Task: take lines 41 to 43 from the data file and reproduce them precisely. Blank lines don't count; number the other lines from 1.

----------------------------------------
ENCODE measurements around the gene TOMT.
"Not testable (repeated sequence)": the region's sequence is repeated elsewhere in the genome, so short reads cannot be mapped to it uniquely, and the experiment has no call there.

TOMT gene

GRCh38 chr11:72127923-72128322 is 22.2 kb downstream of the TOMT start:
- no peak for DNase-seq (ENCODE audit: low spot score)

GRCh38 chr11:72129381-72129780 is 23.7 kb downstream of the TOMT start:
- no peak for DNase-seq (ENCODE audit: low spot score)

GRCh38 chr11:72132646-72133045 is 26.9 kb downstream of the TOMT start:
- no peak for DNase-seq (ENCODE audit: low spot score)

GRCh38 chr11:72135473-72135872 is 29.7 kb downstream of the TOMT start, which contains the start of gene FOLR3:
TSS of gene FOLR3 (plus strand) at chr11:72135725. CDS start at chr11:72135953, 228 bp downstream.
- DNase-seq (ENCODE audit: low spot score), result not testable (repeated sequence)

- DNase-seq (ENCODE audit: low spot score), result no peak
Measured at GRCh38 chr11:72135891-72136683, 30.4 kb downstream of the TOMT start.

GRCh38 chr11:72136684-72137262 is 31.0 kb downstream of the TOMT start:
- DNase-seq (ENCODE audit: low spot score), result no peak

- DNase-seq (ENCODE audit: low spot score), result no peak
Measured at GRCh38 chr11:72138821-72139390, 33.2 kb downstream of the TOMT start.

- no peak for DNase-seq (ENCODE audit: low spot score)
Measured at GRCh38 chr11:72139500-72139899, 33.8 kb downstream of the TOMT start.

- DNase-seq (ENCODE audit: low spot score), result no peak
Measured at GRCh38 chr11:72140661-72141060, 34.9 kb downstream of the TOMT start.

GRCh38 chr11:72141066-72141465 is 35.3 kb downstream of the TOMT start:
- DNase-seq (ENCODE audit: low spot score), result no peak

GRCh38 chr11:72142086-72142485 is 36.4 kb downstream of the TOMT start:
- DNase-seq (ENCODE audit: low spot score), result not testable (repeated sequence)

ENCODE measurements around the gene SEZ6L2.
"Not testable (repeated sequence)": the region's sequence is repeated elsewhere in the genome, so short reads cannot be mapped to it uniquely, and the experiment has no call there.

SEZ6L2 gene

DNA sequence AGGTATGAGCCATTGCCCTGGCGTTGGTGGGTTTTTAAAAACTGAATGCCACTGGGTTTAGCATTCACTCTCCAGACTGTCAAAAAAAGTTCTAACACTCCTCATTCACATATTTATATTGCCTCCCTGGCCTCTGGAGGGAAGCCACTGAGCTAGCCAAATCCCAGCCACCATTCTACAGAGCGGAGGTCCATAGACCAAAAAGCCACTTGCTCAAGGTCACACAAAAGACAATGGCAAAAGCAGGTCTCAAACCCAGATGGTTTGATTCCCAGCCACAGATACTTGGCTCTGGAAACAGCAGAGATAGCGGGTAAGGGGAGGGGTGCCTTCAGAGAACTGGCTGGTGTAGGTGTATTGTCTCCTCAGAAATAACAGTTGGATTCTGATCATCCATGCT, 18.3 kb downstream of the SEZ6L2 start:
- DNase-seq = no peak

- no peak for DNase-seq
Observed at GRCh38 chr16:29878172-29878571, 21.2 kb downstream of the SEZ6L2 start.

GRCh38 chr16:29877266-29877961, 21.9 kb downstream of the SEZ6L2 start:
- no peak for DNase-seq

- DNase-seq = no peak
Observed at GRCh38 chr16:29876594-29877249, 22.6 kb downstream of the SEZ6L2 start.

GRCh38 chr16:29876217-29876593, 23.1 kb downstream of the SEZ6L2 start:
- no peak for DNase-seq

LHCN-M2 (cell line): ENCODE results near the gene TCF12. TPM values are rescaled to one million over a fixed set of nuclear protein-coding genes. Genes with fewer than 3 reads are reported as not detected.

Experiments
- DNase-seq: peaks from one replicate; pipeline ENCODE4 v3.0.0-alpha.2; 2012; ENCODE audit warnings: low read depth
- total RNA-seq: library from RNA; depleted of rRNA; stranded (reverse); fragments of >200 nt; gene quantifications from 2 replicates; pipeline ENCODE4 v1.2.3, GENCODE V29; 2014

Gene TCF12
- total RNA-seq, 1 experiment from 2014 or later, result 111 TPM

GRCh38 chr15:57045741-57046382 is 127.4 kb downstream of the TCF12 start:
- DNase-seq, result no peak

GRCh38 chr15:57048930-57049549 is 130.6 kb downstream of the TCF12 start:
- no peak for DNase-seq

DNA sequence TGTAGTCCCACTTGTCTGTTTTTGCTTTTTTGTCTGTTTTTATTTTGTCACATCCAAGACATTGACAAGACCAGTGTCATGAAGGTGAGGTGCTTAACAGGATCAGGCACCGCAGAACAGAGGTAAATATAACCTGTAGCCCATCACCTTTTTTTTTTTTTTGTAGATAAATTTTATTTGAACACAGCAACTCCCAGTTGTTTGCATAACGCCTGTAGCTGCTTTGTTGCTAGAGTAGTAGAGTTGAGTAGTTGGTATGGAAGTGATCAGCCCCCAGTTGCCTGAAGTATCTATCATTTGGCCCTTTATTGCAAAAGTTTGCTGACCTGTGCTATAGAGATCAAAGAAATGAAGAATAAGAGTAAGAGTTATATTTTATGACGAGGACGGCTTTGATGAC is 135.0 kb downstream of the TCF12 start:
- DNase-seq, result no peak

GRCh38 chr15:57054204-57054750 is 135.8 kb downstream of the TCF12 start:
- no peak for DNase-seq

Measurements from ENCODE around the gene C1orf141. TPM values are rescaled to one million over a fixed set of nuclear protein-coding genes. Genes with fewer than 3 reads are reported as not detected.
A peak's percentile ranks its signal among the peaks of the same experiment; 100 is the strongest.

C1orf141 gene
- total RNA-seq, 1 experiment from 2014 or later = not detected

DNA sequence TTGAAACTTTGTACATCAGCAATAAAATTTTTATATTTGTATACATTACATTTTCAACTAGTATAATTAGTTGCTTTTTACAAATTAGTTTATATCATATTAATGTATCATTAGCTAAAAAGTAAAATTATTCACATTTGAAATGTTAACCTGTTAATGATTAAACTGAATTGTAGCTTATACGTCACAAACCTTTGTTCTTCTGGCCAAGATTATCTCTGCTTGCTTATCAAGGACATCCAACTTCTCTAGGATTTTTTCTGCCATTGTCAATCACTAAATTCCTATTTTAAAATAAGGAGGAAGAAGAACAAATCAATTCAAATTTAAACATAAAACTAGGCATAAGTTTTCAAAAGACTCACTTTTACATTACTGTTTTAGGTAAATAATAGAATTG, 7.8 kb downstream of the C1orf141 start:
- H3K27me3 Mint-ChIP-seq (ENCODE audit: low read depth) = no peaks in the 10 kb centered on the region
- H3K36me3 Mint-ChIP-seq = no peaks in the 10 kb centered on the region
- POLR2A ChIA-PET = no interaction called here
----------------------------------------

Experiments
- DNase-seq: peaks from one replicate; pipeline ENCODE4 v3.0.0-alpha.2; 2012; ENCODE audit warnings: low read depth
- total RNA-seq: library from RNA; depleted of rRNA; stranded (reverse); fragments of >200 nt; gene quantifications from 2 replicates; pipeline ENCODE4 v1.2.3, GENCODE V29; 2014